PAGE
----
Teaching Kids to Prevent Fireworks Injuries

Fireworks are a fun and spectacular way of marking a special event such as a birthday or the 4th July.  However they can be dangerous if they are not handled carefully as the emergency service statistics show. 

So if you want to stay safe, the best way of enjoying fireworks is to attend an organised display. If you do want to hold your own fireworks event you should first check with the local fire department because home fireworks are illegal in some states. If you can go ahead, you need to consider safety as your first requirement, especially if there are kids around.

Teaching kids to prevent firework injuries is very important for safety. So take a look at our firework safety tips to find out how.

1 Never allow kids to handle fireworks. Although sparklers are fun and we love them, never allow your children to hold them unsupervised. Sparklers may seem harmless but they reach extremely high temperatures and can cause serious injury.

2/ Never throw fireworks or point them at anyone, even as a joke. You need to stress this very firmly with the kids at the event who often find this sort of behaviour amusing.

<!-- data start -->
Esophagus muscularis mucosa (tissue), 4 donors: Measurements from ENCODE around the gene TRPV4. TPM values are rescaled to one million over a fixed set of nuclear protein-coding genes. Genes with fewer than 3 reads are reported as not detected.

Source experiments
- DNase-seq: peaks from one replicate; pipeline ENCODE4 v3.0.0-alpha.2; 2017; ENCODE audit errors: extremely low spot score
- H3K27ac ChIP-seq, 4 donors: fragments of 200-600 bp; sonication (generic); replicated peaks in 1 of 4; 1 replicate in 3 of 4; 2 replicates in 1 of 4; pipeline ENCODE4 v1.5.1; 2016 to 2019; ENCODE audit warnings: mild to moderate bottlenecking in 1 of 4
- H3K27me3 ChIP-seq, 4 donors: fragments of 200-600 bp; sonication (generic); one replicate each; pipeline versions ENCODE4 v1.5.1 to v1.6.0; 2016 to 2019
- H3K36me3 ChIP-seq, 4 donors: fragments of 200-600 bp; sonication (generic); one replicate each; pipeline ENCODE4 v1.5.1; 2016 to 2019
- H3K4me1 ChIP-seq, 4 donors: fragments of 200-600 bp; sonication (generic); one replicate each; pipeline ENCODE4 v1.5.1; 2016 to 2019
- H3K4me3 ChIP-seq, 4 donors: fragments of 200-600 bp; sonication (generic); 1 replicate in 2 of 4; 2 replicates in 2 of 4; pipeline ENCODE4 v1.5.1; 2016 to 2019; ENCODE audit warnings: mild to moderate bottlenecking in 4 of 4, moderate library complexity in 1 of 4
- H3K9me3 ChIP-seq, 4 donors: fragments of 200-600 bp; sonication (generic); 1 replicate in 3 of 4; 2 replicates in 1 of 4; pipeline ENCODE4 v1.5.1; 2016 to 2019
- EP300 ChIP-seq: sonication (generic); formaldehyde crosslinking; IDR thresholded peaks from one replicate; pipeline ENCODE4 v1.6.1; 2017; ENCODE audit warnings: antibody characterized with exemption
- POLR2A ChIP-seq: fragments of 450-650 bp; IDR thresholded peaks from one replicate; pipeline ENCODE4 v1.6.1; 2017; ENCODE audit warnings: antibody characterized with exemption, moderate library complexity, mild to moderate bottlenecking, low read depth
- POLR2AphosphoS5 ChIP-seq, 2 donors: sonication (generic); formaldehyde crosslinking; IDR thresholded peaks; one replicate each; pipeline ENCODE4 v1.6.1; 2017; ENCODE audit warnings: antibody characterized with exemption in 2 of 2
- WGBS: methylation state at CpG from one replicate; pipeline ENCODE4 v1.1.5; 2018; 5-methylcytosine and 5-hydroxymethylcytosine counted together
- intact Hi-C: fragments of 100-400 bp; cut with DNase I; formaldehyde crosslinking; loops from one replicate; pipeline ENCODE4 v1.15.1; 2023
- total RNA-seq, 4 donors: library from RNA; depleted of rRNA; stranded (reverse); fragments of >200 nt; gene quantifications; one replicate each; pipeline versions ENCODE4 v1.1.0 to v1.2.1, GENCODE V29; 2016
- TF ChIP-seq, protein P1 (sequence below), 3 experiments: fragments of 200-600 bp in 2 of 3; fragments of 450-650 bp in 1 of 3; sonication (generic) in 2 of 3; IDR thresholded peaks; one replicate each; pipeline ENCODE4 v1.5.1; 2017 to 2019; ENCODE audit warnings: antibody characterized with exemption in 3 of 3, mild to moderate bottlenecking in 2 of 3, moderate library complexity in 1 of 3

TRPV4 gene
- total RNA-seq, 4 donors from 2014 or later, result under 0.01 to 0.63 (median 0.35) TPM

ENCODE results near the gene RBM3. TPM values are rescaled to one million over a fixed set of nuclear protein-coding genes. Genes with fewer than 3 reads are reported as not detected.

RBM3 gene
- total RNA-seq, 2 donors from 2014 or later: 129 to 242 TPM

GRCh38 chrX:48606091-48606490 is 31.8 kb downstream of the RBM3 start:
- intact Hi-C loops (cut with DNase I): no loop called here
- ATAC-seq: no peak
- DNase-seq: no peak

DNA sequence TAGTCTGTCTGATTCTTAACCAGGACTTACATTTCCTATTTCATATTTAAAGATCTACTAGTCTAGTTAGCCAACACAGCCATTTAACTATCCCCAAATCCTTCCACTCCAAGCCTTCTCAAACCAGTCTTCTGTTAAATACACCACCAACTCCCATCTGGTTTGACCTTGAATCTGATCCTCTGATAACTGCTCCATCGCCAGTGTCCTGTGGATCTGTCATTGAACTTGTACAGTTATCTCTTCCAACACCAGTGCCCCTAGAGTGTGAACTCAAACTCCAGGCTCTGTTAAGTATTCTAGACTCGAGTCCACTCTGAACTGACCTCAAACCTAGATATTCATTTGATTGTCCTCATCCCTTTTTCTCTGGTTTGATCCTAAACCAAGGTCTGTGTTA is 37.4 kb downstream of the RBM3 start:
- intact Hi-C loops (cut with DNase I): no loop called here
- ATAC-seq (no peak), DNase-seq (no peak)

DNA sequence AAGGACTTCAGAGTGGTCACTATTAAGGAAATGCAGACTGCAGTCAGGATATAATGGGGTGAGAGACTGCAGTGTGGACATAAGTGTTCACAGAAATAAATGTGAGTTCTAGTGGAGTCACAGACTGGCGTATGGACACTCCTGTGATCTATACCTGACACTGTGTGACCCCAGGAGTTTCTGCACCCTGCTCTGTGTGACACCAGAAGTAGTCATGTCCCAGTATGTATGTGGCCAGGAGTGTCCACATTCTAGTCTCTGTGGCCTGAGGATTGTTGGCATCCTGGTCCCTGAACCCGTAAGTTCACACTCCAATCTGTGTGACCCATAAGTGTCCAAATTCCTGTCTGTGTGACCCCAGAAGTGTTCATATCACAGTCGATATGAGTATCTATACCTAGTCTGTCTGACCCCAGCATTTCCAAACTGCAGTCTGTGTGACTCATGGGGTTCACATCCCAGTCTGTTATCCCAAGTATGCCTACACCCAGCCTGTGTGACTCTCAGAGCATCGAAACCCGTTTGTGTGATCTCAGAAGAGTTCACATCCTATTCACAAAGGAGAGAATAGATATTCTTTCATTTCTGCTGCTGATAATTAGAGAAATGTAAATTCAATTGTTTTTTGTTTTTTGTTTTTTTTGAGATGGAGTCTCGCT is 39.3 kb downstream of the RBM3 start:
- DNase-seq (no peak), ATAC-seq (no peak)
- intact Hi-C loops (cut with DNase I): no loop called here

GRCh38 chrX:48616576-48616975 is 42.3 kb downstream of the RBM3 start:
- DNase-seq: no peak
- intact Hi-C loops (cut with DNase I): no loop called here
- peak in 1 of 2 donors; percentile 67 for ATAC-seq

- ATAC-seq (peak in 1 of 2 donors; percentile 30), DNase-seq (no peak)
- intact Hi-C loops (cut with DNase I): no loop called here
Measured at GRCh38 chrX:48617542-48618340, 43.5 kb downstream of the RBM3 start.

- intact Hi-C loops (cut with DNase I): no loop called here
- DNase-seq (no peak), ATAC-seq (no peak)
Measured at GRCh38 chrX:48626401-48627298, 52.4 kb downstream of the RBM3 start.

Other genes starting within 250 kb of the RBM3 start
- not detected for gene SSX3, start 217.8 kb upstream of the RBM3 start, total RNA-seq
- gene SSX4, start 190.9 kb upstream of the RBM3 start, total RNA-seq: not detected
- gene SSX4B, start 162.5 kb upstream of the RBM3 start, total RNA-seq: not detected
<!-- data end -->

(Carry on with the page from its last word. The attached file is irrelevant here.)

3/ Never attempt to make your own fireworks – remember they are made from explosive material and results could be extremely unpredictable

4/ Only buy fireworks from a reputable, legal manufacturer. They should be marked with the batch number and manufacturers name. Illegal fireworks often contain dangerous banned substances and may be called Blockbuster, M80, M100 or quarter pounder. 

Only use fireworks outdoors and be sure to have a designated space for setting them off away from children. Always keep a few buckets of water on hand in case of fire. 

Never carry fireworks around in your pocket where they could be ignited by friction. Never let them off from your hand or you will be injured. 

Don’t allow kids to pick up the spent fireworks after they have been set off. They may still be live and can explode on contact. 

Only ever light one firework at a time. Make sure you have pointed the direction away from the audience, the house and in a safe direction where it cannot ignite a fire when it lands. 

Never go back to a firework and attempt to relight it if it has not worked. It may be a dud and it may explode in your face.

When you clear up after the event place all the spent fireworks in a bucket of water so you can be sure they will not catch fire

Consider your young children and your animals. Many kids find the loud bangs and explosions extremely frightening and pets can be terrorised too. Keep pets locked in the house and if you do have very young children, consider the type of firework they will enjoy before you buy. 

Teaching kids to prevent firework injuries is extremely important for safety. However the overall responsibility does lie with the parents and adults at the event and if there is a firework accident, remember it is you who will be blamed.